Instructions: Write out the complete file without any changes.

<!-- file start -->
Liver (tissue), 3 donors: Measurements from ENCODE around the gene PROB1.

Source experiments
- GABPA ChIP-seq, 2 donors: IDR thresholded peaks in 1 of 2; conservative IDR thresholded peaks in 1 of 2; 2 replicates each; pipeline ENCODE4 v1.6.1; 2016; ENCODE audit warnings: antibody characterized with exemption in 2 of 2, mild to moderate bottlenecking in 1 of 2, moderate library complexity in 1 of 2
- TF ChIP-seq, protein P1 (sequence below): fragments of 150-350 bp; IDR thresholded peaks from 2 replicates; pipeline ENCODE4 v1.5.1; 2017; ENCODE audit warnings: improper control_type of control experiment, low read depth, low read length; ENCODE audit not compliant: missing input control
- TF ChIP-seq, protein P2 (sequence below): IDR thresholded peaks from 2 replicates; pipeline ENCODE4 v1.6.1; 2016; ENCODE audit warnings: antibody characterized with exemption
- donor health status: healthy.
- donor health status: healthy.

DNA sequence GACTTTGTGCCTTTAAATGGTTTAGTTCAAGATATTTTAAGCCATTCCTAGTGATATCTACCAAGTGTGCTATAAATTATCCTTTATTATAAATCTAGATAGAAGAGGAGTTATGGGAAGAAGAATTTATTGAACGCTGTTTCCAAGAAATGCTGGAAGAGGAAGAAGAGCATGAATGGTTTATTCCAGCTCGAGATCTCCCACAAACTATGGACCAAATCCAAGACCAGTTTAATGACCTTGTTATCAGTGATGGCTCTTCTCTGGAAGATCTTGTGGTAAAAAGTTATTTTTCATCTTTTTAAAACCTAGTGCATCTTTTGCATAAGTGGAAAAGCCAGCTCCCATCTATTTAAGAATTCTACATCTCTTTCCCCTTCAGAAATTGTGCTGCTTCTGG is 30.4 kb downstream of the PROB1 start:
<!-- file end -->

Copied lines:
Liver (tissue), 3 donors: Measurements from ENCODE around the gene PROB1.

Source experiments
- GABPA ChIP-seq, 2 donors: IDR thresholded peaks in 1 of 2; conservative IDR thresholded peaks in 1 of 2; 2 replicates each; pipeline ENCODE4 v1.6.1; 2016; ENCODE audit warnings: antibody characterized with exemption in 2 of 2, mild to moderate bottlenecking in 1 of 2, moderate library complexity in 1 of 2
- TF ChIP-seq, protein P1 (sequence below): fragments of 150-350 bp; IDR thresholded peaks from 2 replicates; pipeline ENCODE4 v1.5.1; 2017; ENCODE audit warnings: improper control_type of control experiment, low read depth, low read length; ENCODE audit not compliant: missing input control
- TF ChIP-seq, protein P2 (sequence below): IDR thresholded peaks from 2 replicates; pipeline ENCODE4 v1.6.1; 2016; ENCODE audit warnings: antibody characterized with exemption
- donor health status: healthy.
- donor health status: healthy.

DNA sequence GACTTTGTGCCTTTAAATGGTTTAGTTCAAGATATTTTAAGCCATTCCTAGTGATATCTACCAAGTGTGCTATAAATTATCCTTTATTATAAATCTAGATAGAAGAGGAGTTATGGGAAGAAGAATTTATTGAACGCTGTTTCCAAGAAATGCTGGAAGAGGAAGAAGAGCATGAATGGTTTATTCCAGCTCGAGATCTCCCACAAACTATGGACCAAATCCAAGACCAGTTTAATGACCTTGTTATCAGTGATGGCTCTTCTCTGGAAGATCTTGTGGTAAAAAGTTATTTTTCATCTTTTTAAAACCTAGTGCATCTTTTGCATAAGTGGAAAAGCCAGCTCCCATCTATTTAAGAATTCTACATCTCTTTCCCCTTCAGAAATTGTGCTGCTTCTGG is 30.4 kb downstream of the PROB1 start: